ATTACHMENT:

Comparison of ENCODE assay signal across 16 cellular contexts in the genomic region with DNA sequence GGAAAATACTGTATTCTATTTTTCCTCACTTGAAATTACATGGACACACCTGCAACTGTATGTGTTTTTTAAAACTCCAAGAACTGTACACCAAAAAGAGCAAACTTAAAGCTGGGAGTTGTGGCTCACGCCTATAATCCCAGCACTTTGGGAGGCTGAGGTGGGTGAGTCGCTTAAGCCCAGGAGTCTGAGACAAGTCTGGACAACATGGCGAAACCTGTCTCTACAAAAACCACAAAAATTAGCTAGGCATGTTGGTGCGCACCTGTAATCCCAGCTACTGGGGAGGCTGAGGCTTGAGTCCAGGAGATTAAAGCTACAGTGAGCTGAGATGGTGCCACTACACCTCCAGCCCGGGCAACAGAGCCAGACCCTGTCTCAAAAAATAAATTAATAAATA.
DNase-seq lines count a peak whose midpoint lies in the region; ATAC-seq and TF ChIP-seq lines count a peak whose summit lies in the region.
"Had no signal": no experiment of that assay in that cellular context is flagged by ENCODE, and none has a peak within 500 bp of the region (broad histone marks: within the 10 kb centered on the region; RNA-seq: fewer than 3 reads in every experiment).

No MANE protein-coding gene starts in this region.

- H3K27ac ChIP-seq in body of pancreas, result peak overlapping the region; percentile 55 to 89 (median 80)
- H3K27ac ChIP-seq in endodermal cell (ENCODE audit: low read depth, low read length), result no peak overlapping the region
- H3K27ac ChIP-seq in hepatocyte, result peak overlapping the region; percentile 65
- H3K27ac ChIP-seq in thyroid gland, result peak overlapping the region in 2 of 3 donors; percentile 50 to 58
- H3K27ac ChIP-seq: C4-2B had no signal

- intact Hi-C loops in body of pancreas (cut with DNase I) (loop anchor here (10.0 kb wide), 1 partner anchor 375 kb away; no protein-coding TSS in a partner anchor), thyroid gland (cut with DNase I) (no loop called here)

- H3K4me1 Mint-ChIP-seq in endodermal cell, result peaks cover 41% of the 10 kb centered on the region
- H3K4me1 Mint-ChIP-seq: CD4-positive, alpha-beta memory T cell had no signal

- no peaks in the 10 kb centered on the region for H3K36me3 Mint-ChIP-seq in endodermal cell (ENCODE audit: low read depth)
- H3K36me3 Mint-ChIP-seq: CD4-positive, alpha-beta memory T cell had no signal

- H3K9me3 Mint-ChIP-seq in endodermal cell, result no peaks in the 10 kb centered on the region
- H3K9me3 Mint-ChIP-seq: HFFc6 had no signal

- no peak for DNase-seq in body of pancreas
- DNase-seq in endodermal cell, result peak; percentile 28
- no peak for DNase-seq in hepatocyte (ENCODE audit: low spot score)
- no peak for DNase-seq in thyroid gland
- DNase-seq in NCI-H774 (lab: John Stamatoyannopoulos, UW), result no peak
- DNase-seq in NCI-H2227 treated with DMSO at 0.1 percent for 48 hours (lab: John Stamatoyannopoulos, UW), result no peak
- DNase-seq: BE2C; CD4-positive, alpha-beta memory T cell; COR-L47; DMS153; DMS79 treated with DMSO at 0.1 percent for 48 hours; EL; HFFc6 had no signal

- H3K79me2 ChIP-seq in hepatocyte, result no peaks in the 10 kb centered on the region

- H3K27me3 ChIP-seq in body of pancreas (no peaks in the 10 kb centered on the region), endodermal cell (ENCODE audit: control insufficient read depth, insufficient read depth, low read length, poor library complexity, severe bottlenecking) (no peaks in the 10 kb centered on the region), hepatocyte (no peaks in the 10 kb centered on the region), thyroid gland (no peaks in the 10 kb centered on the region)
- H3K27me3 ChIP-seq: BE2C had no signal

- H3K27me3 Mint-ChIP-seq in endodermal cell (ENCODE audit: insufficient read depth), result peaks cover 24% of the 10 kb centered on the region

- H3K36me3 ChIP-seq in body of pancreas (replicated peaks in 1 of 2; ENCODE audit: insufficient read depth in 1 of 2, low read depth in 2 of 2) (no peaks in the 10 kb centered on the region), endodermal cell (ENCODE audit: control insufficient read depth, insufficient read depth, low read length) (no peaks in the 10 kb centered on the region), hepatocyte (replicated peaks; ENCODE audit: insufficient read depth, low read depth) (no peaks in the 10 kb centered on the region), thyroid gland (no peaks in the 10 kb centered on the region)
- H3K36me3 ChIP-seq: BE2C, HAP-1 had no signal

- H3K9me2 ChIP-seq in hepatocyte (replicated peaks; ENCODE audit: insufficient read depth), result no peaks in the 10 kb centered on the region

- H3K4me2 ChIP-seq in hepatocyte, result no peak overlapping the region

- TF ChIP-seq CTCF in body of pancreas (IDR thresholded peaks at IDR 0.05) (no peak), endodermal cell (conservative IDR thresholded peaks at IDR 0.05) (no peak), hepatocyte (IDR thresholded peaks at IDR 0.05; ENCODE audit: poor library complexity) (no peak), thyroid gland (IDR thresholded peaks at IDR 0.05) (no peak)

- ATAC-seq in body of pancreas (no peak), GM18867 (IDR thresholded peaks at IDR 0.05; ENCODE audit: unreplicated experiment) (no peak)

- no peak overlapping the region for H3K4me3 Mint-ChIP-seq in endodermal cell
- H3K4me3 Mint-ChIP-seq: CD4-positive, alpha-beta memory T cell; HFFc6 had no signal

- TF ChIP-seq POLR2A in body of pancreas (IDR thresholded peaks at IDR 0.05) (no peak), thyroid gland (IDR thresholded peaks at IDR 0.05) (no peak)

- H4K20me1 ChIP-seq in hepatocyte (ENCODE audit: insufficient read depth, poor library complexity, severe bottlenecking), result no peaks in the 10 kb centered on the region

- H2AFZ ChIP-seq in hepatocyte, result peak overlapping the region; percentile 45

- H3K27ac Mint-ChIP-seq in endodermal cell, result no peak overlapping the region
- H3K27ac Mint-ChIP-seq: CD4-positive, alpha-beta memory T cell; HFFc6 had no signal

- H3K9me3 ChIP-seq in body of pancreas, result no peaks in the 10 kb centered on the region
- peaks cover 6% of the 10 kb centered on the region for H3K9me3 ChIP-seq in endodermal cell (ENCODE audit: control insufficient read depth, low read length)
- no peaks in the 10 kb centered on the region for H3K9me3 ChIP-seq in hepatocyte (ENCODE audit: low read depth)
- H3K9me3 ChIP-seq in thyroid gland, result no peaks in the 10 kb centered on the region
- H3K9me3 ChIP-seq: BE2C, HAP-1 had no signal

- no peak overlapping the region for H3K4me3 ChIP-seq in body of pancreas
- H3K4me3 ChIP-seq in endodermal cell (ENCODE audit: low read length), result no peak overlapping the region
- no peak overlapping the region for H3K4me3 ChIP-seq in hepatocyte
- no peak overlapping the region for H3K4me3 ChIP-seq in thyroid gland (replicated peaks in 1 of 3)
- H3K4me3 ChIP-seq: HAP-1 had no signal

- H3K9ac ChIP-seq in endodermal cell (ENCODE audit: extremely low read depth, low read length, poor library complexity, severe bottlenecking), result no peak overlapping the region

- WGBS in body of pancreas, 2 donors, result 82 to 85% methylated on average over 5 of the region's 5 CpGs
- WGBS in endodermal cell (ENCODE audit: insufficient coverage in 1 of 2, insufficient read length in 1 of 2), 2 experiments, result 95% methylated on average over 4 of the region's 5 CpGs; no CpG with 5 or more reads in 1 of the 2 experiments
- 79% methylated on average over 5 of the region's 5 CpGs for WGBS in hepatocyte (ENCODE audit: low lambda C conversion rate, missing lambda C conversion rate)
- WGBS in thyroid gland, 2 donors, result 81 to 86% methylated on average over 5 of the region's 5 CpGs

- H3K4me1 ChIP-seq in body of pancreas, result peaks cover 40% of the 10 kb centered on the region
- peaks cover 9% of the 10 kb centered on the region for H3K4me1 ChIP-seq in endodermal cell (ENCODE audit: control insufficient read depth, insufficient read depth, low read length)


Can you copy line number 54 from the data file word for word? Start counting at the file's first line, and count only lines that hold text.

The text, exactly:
- 79% methylated on average over 5 of the region's 5 CpGs for WGBS in hepatocyte (ENCODE audit: low lambda C conversion rate, missing lambda C conversion rate)